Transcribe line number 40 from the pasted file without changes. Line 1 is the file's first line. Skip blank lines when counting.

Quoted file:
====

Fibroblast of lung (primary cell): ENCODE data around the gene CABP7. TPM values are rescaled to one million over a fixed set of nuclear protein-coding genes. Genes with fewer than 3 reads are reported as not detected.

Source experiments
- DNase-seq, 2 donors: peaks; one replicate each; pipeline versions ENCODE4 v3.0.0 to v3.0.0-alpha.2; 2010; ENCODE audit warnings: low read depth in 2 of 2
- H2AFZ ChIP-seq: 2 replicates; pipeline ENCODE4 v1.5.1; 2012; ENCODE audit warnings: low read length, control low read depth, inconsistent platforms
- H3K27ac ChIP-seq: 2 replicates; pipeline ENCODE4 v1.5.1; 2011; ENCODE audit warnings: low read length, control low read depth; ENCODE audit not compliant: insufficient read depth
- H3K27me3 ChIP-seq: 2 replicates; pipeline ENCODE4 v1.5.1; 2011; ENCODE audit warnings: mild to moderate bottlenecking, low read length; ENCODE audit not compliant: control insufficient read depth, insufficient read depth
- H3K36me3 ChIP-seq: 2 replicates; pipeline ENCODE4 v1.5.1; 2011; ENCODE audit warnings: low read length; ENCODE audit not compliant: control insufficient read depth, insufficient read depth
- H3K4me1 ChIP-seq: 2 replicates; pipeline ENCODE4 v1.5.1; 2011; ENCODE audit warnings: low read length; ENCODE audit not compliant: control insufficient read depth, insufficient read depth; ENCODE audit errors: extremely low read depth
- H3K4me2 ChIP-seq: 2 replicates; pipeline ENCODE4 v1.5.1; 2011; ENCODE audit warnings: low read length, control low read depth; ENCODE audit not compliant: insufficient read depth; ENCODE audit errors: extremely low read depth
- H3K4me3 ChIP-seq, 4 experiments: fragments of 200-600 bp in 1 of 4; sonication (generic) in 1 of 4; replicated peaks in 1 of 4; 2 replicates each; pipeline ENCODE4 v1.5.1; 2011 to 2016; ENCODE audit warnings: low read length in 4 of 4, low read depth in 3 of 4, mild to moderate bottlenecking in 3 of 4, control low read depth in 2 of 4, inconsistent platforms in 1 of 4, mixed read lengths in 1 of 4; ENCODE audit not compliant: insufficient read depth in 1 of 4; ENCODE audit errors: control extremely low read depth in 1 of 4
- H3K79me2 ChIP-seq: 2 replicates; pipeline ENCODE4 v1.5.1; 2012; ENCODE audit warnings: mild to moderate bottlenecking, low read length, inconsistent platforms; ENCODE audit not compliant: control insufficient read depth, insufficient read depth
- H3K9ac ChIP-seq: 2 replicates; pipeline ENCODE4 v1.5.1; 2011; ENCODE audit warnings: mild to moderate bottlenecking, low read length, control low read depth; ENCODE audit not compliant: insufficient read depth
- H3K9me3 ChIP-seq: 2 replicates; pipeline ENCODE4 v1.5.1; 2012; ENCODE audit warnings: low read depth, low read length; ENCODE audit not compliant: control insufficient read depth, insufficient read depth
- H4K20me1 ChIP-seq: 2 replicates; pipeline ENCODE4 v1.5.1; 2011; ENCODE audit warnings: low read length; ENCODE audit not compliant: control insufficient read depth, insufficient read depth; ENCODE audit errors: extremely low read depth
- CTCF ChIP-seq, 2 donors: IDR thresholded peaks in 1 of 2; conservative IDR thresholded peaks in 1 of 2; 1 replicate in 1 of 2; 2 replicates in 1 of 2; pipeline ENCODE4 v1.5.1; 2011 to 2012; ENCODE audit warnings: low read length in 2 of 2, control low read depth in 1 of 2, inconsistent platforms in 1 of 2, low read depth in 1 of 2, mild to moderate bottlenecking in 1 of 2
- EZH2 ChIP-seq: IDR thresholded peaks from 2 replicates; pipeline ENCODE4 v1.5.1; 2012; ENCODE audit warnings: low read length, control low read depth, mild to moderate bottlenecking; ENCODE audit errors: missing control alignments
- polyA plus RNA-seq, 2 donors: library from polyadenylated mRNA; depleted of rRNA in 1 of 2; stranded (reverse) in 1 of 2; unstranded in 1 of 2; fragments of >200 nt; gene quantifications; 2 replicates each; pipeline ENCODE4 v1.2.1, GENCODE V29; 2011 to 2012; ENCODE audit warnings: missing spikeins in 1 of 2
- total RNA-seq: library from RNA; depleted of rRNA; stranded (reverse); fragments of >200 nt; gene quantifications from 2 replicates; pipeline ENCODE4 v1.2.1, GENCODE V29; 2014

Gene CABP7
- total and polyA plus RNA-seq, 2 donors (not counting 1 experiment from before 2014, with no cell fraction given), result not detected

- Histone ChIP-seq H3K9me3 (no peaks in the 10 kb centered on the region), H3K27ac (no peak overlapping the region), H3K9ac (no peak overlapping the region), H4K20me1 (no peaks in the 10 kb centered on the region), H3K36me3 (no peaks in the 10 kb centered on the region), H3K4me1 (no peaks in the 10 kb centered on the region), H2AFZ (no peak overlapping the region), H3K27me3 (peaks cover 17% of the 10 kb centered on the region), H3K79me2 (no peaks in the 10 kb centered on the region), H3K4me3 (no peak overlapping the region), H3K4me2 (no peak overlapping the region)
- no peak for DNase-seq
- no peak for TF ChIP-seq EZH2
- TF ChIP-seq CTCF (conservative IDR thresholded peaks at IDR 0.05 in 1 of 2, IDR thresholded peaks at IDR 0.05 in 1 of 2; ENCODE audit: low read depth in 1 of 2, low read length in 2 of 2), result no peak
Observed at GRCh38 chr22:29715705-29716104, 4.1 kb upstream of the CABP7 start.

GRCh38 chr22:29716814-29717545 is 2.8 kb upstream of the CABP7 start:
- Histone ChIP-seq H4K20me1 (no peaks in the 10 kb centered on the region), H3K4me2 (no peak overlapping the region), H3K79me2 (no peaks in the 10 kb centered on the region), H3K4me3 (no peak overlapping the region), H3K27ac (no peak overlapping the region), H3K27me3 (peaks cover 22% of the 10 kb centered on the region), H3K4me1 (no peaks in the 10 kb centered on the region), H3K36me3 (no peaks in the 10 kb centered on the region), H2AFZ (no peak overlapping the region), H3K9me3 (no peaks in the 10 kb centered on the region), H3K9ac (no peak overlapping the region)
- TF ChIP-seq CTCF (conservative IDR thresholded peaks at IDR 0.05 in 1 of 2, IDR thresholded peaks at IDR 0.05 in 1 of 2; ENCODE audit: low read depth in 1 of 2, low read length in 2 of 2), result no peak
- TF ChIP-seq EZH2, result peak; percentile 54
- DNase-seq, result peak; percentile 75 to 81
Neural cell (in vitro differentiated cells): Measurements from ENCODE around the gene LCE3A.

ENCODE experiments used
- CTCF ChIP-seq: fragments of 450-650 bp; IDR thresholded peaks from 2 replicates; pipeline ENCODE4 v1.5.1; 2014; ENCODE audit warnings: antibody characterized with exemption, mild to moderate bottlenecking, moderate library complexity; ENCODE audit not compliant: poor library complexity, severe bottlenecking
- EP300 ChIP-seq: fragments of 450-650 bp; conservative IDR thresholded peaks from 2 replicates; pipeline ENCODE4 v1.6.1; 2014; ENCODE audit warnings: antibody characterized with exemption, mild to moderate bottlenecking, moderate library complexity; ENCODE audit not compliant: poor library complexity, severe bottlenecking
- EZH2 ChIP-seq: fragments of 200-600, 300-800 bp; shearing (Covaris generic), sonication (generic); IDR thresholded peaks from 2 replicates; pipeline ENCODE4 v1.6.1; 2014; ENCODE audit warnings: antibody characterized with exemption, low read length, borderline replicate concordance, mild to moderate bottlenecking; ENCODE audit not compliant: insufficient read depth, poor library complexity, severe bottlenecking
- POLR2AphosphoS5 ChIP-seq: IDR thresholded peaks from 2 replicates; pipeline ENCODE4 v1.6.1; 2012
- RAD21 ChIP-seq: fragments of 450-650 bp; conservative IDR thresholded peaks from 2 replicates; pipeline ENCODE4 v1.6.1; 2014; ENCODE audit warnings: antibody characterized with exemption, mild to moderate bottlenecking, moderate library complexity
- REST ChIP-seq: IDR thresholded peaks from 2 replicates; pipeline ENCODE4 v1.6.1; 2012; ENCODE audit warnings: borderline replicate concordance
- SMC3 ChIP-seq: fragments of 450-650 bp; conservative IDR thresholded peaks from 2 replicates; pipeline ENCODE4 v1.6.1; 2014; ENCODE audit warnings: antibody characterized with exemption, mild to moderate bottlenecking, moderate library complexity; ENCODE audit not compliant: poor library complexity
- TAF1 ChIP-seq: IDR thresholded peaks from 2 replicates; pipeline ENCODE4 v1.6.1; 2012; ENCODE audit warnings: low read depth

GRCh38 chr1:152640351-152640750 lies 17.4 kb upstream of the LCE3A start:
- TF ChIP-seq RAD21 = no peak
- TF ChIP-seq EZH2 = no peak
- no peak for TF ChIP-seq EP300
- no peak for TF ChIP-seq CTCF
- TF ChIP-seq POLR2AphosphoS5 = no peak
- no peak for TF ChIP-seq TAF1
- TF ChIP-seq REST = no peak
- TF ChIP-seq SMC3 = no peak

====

- TAF1 ChIP-seq: IDR thresholded peaks from 2 replicates; pipeline ENCODE4 v1.6.1; 2012; ENCODE audit warnings: low read depth